The Dangers of Instant Gratification

Our culture is obsessed with instant gratification. Once we know what we want, we will try to get it as soon as we possibly can. Fast food, microwavable meals, online streaming, free two day shipping, and on demand video are all popular because they satisfy our desire for instant gratification. This desire for instant gratification goes well beyond out shopping habits and impacts how many of us approach activism. We want to see results, and we want to see them quickly.

This approach to activism is admirable and many people have benefited from it, but there are drawbacks. It is possible to become so focused on fixing a perceived wrong we can fail to fully consider all of the consequences for our actions. This is particularly true in regards to the issue of climate change.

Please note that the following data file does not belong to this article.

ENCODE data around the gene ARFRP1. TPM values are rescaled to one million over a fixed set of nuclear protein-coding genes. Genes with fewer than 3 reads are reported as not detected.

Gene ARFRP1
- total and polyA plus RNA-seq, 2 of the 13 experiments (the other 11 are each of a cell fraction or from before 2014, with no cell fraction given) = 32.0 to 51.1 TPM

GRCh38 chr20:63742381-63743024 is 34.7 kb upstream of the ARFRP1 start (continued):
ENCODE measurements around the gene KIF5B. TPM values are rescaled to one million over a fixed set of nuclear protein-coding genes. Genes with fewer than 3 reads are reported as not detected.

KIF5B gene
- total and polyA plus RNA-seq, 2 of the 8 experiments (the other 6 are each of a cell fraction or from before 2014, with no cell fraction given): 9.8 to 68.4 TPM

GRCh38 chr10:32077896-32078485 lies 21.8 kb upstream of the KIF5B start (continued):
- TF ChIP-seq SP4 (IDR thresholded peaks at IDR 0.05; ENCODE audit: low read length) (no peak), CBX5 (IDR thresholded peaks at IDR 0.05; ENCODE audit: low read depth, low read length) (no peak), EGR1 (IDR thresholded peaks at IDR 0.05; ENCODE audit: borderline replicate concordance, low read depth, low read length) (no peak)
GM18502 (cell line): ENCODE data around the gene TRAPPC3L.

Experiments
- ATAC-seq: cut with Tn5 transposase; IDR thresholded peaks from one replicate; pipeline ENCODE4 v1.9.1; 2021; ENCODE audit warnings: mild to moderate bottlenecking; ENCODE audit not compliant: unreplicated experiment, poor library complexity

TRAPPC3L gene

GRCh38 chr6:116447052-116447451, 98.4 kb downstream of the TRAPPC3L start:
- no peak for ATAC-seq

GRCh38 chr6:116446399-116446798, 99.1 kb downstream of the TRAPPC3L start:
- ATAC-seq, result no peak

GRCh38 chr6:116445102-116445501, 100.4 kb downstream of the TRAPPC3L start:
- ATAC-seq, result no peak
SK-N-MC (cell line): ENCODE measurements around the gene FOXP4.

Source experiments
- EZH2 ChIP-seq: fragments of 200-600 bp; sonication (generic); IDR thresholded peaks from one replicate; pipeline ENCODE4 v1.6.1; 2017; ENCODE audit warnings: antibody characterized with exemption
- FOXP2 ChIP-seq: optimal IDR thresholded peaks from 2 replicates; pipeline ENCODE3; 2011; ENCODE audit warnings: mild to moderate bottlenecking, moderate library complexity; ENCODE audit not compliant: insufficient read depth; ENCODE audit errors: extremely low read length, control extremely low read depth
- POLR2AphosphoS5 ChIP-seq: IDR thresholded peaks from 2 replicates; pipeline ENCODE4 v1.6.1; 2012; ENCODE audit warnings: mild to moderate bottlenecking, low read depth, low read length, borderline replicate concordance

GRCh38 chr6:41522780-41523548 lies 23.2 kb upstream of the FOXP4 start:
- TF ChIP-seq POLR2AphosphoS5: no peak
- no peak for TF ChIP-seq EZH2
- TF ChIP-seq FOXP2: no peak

Enforcing greater regulations on businesses may sound like a great way to cut down on pollution and help out the environment, but the consequences of these regulations may do more harm than good. More regulations on business will drive up the cost of operation, and many businesses will be unable to cope. Some businesses will close their doors, and the people who relied upon them for their livelihood will find themselves without a job. Other businesses simply will decide to relocate to an area where there are no regulations, and may ultimately produce more pollution than if they had remained here in the United States. While activism is important, I would encourage everyone to thoroughly research the consequences of a course of action before they pursue it.